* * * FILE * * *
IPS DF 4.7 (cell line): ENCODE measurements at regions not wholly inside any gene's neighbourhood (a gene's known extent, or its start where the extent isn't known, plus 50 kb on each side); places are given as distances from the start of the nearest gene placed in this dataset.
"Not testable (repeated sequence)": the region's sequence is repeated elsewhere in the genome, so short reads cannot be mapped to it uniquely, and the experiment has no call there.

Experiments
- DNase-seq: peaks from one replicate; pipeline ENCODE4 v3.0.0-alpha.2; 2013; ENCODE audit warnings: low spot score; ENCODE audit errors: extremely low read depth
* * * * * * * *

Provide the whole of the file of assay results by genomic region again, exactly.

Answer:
IPS DF 4.7 (cell line): ENCODE measurements at regions not wholly inside any gene's neighbourhood (a gene's known extent, or its start where the extent isn't known, plus 50 kb on each side); places are given as distances from the start of the nearest gene placed in this dataset.
"Not testable (repeated sequence)": the region's sequence is repeated elsewhere in the genome, so short reads cannot be mapped to it uniquely, and the experiment has no call there.

Experiments
- DNase-seq: peaks from one replicate; pipeline ENCODE4 v3.0.0-alpha.2; 2013; ENCODE audit warnings: low spot score; ENCODE audit errors: extremely low read depth